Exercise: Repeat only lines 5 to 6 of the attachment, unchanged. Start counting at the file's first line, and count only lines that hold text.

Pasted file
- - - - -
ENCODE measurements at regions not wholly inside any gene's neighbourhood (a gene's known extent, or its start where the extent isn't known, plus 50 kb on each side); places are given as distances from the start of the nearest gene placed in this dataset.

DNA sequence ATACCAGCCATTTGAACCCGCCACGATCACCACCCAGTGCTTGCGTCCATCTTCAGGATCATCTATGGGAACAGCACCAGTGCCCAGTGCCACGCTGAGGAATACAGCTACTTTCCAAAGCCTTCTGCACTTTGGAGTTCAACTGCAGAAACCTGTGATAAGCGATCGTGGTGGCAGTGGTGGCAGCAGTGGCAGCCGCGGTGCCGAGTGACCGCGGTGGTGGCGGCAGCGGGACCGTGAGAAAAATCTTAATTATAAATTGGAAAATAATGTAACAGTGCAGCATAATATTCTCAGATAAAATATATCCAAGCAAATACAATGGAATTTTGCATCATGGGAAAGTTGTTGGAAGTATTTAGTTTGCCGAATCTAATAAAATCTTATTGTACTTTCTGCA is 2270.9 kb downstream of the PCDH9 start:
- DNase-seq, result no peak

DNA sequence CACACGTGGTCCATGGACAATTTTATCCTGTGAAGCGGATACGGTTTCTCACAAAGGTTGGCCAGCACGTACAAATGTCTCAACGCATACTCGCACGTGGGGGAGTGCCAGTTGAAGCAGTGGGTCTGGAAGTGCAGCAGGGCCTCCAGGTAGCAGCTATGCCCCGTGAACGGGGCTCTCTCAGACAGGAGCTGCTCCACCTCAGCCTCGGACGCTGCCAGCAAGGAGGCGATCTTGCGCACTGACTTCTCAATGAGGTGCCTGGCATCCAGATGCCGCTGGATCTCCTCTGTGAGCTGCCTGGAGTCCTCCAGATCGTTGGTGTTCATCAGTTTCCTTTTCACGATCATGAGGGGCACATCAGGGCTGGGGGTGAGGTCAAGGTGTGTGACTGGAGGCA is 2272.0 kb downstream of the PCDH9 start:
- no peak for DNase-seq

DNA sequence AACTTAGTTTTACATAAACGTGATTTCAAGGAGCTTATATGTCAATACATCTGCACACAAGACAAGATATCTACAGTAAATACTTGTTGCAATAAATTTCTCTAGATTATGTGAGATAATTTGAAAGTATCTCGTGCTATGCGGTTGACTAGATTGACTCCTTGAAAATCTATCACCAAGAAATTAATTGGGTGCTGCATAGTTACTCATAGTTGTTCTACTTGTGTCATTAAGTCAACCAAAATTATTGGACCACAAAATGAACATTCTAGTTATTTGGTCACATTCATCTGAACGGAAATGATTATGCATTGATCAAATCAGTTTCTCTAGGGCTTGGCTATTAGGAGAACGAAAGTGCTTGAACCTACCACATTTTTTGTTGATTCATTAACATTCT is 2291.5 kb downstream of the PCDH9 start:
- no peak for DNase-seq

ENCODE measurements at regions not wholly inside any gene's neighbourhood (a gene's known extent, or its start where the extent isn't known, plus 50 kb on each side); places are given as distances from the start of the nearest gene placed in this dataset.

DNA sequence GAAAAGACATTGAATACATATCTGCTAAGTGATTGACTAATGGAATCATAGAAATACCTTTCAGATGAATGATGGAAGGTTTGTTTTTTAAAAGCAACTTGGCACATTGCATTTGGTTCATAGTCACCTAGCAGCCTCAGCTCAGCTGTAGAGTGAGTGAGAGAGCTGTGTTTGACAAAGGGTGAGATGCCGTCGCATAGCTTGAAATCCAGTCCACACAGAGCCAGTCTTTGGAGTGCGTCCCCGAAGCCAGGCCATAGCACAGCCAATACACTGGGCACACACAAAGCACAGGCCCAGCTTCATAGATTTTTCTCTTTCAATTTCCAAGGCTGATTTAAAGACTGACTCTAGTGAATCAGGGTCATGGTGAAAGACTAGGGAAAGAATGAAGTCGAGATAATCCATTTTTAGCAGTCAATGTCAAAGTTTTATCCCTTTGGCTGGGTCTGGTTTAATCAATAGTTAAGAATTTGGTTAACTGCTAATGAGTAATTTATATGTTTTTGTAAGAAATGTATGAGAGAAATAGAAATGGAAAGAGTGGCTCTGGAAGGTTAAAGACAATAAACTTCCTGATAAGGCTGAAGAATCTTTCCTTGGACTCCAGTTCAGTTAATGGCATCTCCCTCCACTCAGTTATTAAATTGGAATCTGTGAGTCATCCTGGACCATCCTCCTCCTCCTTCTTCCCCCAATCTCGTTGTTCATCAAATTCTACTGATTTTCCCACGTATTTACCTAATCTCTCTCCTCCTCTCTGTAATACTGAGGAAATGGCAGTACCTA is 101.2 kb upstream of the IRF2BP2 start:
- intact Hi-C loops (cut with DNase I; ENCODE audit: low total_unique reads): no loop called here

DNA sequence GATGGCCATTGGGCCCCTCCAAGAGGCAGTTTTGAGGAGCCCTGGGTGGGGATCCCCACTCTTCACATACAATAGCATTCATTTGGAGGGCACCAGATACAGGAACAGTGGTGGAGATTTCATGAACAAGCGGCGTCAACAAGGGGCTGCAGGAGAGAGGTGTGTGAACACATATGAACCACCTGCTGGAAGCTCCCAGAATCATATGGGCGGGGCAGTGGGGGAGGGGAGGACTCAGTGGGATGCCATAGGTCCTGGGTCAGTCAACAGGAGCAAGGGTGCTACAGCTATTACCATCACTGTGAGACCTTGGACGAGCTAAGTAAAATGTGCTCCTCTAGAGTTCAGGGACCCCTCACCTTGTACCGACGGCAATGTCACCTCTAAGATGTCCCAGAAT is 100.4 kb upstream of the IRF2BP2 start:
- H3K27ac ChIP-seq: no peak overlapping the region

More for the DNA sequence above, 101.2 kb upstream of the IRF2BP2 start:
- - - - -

- no peak for DNase-seq

DNA sequence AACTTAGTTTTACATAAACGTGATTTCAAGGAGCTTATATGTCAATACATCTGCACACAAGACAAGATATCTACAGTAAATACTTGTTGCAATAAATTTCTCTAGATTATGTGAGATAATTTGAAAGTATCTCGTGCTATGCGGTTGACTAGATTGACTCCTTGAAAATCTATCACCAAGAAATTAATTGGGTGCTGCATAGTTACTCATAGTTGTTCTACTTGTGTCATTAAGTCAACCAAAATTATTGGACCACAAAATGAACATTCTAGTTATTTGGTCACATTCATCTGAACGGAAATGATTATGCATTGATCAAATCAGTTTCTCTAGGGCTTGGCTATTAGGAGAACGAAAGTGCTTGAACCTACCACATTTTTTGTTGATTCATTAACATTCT is 2291.5 kb downstream of the PCDH9 start: